A special interview for World Down Syndrome Day

Anchel celebrates World Down Syndrome Day in a special interview with Vancouver mom and TV anchor, Tamara Taggart.

Above: Tamara with her husband, Dave, and their kids Beckett, Zoë and Poppy. Below: Beckett jams on his beloved guitar.

Tamara Taggart is a Vancouver-based wife, mom and anchor on CTV News at 6. Her son, Beckett, has Down syndrome and loves to play guitar. We asked Tamara if she could kick off our “special day Q&A”, a new series of blog posts that will appear throughout the year to increase awareness about different special needs. Today is World Down Syndrome Day.

AK: Tell me about your family.
TT:
I’m married to Dave Genn (musician and producer — guitarist with the band 54-40). We have three amazing kids, Beckett is 5, Zoë is 4 and Poppy is 2.

AK: Can you tell us about Beckett’s diagnosis?
TT:
When our doctor called us to confirm that Beckett had Down syndrome we had a house full of people. We had a five-day-old beautiful baby boy in the house and everyone wanted to come by and hold him. My husband and I cried in our bedroom privately, we were filled with fear and totally shocked. 

We realized within moments that our reaction to the news would set the tone for everyone around us. We chose to be positive, not sad — we sure didn’t want to hear anyone say “sorry” about the news that Beckett has Down syndrome. We weren’t sorry, we were happy — and still are. Everyone in Beckett’s life adores him and wants the best for him, it’s everything we hoped for the day we received the news.

AK: How does Beckett’s diagnosis impact his life?
TT:
Beckett has some challenges when it comes to things like eating, toilet training and speaking — and these are all things that he will eventually do — he’s just a little delayed in his development.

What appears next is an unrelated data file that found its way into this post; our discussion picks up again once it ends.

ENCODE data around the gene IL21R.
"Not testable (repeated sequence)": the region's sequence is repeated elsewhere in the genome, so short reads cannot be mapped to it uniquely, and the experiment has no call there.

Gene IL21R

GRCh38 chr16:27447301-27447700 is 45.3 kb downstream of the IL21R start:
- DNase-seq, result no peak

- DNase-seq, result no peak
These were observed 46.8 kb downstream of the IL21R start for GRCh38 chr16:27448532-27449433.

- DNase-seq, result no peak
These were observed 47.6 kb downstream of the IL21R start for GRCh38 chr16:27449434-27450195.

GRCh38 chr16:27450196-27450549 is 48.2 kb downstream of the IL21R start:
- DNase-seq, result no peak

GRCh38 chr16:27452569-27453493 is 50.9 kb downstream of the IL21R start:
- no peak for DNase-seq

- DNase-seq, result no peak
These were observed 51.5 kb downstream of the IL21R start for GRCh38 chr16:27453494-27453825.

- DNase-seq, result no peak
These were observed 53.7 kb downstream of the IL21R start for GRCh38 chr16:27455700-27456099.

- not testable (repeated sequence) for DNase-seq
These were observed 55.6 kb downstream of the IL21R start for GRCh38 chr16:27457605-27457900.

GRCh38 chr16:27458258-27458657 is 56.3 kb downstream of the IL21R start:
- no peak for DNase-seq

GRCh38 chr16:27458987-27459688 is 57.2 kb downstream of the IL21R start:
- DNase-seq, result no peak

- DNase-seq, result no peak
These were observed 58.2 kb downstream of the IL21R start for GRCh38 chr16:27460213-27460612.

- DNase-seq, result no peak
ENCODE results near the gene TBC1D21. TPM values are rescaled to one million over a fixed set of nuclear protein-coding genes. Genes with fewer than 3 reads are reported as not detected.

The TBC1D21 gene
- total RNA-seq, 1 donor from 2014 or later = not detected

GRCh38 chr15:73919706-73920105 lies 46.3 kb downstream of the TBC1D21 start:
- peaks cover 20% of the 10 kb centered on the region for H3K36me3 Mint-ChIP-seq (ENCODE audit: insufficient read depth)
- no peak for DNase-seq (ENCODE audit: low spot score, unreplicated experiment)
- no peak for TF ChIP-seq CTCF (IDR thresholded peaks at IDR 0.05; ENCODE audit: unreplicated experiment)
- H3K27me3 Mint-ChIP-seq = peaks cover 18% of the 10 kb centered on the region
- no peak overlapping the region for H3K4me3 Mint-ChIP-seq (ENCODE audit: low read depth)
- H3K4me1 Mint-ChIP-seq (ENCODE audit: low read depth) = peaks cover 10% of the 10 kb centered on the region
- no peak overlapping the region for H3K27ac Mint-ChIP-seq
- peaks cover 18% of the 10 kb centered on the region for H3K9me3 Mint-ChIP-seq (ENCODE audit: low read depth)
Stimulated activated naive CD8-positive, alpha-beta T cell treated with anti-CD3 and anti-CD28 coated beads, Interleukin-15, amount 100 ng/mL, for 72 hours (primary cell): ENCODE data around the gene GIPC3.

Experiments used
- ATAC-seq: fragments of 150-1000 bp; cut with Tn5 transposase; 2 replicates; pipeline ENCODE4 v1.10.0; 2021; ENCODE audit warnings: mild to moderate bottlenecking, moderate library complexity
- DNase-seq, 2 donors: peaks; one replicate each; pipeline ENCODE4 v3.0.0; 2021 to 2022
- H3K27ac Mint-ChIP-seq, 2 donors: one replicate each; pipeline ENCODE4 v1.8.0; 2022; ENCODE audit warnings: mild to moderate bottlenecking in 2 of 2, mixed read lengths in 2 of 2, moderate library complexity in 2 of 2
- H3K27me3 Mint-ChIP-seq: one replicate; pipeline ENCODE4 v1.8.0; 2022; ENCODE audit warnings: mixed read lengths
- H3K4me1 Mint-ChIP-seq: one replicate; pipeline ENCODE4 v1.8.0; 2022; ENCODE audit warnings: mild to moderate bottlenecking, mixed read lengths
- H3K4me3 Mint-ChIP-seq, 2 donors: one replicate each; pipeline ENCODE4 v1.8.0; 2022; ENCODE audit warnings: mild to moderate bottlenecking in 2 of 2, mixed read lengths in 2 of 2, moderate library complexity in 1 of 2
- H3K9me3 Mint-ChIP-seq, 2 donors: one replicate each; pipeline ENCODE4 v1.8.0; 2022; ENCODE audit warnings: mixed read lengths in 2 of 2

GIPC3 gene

Right now our biggest challenge is eating. Beckett prefers to only eat pureed food. We have been working with a food therapist and it has been nothing short of miraculous, we watched Beckett take a bite of a sandwich the other day. This is a huge milestone for us.

One of Beckett’s best qualities is his perseverance. He will try something over and over again. It’s wonderful to watch him grow and learn. His victories, which may seem small to some, are big to us.


AK: How has Beckett’s diagnosis impacted you?
TT:
Down syndrome has brought a new awareness to my life. I’m more thoughtful and understanding. At first it was tough because I became hyper-sensitive about how people spoke around me and how they acted with Beckett. I have a little list of pet peeves, things that never bothered be before but sure do now:

  • Use of the word “retarded,” especially when used to insensitively describe something stupid.
  • The term “Downs kids” they are not “Downs kids” they are children who happen to have Down syndrome.
  • People who say, “They’re such happy people.” I’d like to think that my child’s happiness is because we love him not because he has an extra chromosome.
  • People who assume and don’t ask questions. If you are uncomfortable around someone with special needs just ask questions to become better educated — trust me, parents are more than happy to have a thoughtful discussion about their child.

AK: Does Beckett’s diagnosis impact his sisters?
TT:
The fact that Beckett has Down syndrome goes completely unnoticed by his sisters, to them he’s just Beckett. Zoë and Poppy never question why Beckett still wears a pull-up or doesn’t talk as much as they do. He is who he is. There’s something to learn from my daughters who are only four and two: Accept people for who they are.

AK: What is your favourite thing about each of your family members?
TT: